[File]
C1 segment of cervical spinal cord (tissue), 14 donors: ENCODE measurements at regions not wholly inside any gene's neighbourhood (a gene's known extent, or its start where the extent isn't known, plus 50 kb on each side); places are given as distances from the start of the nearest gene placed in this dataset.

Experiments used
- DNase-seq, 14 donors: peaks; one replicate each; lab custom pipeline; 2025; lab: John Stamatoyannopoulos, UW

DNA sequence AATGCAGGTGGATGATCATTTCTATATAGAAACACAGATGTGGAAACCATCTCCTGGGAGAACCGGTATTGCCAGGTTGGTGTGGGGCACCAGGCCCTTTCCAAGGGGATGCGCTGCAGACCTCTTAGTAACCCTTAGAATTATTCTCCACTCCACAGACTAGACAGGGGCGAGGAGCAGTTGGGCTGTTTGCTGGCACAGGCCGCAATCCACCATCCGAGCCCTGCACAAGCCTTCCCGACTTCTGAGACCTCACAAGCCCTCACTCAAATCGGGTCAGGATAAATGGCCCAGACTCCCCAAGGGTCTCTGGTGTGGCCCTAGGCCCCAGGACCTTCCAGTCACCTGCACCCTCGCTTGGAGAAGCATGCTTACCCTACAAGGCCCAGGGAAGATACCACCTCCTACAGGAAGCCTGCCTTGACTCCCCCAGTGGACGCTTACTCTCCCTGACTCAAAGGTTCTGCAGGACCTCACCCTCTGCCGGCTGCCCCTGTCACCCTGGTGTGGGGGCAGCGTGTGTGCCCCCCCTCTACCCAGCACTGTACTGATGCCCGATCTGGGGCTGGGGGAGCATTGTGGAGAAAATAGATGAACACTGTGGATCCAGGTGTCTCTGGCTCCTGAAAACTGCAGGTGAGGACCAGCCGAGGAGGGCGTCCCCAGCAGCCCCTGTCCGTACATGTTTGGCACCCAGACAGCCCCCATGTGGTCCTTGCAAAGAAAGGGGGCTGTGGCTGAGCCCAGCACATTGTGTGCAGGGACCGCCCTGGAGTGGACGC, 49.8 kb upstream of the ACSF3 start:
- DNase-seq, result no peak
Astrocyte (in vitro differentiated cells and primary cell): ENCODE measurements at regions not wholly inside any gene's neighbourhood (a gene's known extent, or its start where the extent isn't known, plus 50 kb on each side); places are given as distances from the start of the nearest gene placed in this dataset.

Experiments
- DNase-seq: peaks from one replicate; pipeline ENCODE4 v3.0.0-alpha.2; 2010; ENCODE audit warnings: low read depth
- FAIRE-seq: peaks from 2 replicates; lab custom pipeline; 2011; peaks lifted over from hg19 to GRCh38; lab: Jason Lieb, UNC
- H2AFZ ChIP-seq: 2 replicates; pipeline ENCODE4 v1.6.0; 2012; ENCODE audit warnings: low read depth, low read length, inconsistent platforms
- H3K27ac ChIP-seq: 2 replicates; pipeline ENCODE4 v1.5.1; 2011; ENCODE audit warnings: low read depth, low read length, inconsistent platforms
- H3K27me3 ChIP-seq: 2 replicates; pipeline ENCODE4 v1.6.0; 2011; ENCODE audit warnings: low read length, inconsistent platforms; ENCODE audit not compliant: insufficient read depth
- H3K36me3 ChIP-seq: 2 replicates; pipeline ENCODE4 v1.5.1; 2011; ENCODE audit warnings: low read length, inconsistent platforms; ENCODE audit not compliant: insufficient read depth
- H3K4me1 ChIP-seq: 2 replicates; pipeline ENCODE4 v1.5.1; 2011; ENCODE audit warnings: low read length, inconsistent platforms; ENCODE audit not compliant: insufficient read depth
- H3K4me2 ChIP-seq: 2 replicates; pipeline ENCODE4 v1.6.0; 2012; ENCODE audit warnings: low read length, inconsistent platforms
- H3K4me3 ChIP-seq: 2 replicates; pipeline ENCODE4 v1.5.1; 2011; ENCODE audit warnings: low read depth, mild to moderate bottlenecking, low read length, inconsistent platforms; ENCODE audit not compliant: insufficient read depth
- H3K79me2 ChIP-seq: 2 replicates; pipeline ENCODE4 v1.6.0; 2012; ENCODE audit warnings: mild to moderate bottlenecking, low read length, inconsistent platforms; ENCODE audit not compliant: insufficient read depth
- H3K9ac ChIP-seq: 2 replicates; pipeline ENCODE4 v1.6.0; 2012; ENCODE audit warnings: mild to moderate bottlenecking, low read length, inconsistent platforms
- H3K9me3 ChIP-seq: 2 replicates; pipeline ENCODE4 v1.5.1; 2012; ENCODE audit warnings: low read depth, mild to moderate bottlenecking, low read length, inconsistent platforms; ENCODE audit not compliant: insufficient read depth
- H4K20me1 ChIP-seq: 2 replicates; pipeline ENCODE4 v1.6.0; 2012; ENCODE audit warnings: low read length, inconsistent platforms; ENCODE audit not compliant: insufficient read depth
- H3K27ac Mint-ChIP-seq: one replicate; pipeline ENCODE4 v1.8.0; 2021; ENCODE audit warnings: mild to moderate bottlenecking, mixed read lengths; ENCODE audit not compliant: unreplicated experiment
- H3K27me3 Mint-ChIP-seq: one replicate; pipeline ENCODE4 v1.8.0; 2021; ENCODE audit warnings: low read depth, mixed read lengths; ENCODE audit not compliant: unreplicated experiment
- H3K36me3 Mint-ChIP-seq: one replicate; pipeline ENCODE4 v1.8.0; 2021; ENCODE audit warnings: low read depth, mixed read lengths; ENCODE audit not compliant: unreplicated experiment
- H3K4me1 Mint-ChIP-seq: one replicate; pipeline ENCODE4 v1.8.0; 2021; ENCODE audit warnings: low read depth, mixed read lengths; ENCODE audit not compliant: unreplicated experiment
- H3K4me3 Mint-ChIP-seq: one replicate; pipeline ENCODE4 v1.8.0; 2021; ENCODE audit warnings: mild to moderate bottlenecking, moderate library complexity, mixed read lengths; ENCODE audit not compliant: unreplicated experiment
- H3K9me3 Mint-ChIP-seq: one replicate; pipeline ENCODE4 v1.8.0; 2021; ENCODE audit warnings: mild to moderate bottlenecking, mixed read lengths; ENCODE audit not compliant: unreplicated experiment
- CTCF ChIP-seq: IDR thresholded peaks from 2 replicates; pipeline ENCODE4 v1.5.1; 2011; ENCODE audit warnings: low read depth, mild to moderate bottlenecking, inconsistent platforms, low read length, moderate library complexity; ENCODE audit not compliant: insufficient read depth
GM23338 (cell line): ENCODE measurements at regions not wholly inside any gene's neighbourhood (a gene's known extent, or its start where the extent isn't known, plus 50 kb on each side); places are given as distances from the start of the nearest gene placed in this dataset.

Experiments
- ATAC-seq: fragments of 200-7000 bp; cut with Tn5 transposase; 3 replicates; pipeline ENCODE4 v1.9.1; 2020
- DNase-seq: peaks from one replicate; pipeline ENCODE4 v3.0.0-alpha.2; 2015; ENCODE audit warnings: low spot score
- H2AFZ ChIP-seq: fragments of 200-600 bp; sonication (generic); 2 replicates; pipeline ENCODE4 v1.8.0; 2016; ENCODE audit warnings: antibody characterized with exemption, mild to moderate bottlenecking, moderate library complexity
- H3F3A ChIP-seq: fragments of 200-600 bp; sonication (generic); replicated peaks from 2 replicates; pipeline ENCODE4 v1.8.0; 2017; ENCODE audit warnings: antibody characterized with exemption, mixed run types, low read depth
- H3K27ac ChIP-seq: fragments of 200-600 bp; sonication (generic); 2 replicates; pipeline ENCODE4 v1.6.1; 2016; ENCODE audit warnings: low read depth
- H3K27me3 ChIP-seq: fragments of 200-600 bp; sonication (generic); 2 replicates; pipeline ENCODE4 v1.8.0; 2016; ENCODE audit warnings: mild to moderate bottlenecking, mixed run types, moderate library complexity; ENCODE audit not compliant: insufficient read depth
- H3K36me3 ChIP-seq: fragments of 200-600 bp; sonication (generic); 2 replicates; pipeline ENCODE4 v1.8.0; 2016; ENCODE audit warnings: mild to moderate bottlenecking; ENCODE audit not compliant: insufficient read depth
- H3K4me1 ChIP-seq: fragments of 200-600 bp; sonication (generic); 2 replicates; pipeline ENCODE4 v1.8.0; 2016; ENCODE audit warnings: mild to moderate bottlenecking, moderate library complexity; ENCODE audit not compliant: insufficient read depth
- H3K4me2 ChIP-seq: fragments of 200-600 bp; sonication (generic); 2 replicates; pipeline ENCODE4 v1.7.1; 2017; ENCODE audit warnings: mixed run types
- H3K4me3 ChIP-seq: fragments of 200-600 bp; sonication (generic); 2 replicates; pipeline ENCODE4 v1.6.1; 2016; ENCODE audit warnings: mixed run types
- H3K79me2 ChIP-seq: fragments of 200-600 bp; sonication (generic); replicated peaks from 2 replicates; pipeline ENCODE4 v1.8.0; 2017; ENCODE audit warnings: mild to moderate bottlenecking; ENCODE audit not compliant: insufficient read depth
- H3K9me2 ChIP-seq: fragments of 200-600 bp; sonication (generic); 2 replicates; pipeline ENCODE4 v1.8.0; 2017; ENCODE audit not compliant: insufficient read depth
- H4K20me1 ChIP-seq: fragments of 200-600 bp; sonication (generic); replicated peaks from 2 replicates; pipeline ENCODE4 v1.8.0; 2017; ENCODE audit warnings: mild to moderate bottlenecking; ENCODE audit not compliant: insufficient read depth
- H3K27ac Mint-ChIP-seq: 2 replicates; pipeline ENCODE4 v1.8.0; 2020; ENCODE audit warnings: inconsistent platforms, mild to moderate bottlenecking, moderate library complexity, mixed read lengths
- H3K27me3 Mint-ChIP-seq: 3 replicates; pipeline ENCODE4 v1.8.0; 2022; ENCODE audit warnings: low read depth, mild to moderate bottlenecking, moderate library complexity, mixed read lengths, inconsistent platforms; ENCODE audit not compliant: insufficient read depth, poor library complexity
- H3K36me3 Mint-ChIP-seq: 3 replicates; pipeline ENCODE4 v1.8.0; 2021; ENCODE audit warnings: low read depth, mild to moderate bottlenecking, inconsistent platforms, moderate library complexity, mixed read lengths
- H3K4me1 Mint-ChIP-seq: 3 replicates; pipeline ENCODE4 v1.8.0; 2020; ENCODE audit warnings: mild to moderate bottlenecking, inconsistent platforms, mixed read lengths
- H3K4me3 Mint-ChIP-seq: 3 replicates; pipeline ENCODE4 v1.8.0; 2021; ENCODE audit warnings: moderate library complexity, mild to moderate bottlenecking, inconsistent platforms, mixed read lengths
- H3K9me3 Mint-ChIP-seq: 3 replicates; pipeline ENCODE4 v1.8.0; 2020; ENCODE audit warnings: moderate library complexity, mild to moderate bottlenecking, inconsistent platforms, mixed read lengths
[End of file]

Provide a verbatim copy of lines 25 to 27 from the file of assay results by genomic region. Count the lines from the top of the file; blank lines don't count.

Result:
- H3K4me3 Mint-ChIP-seq: one replicate; pipeline ENCODE4 v1.8.0; 2021; ENCODE audit warnings: mild to moderate bottlenecking, moderate library complexity, mixed read lengths; ENCODE audit not compliant: unreplicated experiment
- H3K9me3 Mint-ChIP-seq: one replicate; pipeline ENCODE4 v1.8.0; 2021; ENCODE audit warnings: mild to moderate bottlenecking, mixed read lengths; ENCODE audit not compliant: unreplicated experiment
- CTCF ChIP-seq: IDR thresholded peaks from 2 replicates; pipeline ENCODE4 v1.5.1; 2011; ENCODE audit warnings: low read depth, mild to moderate bottlenecking, inconsistent platforms, low read length, moderate library complexity; ENCODE audit not compliant: insufficient read depth